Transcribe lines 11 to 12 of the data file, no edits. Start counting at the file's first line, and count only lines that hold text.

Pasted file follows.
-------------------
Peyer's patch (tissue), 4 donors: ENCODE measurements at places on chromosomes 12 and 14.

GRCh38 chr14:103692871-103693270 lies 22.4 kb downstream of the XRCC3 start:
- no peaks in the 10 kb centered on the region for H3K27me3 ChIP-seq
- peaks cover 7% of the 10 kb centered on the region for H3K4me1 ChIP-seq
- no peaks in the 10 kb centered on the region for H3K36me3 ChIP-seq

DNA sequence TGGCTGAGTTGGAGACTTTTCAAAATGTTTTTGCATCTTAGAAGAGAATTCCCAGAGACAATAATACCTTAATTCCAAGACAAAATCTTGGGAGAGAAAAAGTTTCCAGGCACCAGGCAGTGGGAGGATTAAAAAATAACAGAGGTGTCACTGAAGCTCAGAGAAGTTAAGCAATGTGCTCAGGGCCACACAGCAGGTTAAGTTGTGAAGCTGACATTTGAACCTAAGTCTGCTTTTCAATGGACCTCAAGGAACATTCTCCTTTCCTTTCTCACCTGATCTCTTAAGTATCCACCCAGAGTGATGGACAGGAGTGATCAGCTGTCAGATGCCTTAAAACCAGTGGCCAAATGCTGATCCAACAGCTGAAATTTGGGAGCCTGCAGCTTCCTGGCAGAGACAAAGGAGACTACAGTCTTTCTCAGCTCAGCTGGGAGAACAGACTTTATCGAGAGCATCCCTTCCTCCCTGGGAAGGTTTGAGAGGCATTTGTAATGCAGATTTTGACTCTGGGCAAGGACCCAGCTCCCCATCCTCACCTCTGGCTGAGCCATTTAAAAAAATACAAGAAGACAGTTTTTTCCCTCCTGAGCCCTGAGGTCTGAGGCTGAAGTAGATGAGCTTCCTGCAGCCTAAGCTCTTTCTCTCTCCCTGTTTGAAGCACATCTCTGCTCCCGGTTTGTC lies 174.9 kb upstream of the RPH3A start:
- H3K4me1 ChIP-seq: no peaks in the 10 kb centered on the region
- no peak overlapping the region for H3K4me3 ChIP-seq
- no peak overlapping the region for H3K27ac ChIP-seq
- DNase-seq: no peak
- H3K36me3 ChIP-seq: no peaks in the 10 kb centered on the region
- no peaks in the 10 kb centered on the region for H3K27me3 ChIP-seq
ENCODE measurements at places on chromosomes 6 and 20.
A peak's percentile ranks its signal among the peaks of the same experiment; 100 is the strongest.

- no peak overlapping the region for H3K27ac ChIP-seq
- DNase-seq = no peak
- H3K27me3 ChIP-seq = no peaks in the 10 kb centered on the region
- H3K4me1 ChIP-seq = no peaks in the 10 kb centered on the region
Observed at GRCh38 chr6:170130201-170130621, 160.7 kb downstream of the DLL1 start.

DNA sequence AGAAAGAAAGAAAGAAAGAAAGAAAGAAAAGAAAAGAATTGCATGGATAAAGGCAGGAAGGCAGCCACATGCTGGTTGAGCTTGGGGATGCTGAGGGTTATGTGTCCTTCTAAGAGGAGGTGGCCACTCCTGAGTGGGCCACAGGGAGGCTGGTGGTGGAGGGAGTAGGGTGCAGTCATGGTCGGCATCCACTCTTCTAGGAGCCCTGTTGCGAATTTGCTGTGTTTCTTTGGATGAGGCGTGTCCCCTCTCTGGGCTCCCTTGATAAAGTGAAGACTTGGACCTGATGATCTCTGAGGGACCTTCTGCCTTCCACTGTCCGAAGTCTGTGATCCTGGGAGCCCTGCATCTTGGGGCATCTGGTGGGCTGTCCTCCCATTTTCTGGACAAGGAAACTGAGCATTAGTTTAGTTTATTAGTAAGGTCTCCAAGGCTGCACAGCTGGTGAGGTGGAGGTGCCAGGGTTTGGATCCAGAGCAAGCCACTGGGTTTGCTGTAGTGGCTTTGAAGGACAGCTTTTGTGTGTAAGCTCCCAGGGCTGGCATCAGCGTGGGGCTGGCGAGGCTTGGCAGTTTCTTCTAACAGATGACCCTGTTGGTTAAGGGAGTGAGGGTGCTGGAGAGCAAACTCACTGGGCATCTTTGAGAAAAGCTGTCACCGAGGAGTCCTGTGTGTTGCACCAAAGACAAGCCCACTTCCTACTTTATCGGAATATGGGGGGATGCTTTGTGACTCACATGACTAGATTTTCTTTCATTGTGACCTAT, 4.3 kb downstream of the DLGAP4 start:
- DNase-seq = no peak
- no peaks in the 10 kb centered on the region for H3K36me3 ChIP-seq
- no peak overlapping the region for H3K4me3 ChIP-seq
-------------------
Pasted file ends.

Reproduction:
- H3K36me3 ChIP-seq: no peaks in the 10 kb centered on the region
- no peaks in the 10 kb centered on the region for H3K27me3 ChIP-seq